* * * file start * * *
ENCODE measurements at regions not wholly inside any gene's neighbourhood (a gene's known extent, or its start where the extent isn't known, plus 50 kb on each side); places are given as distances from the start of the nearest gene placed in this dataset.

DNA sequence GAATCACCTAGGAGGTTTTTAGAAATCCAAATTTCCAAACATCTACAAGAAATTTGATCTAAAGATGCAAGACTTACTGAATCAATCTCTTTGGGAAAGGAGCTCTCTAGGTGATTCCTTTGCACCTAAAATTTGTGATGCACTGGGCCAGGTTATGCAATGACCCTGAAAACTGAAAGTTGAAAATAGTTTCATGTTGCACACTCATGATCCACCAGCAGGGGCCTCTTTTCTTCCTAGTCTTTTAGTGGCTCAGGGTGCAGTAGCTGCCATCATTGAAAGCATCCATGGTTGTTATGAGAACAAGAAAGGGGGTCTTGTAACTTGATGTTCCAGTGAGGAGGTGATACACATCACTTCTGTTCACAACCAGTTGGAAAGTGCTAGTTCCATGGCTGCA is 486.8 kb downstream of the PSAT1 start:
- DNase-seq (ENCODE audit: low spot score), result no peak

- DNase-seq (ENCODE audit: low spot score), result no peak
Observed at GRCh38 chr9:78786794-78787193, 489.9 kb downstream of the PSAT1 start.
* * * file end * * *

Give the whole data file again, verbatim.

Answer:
ENCODE measurements at regions not wholly inside any gene's neighbourhood (a gene's known extent, or its start where the extent isn't known, plus 50 kb on each side); places are given as distances from the start of the nearest gene placed in this dataset.

DNA sequence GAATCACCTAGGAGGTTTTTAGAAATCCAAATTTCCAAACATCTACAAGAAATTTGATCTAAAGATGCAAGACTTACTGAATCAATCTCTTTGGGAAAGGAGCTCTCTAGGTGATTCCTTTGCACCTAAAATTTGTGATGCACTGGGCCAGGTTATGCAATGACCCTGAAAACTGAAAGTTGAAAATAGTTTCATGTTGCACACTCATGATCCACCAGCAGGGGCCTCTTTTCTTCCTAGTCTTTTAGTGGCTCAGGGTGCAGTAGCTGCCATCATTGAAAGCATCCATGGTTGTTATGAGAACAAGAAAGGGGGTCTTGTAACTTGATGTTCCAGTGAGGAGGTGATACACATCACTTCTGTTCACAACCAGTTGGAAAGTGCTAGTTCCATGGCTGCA is 486.8 kb downstream of the PSAT1 start:
- DNase-seq (ENCODE audit: low spot score), result no peak

- DNase-seq (ENCODE audit: low spot score), result no peak
Observed at GRCh38 chr9:78786794-78787193, 489.9 kb downstream of the PSAT1 start.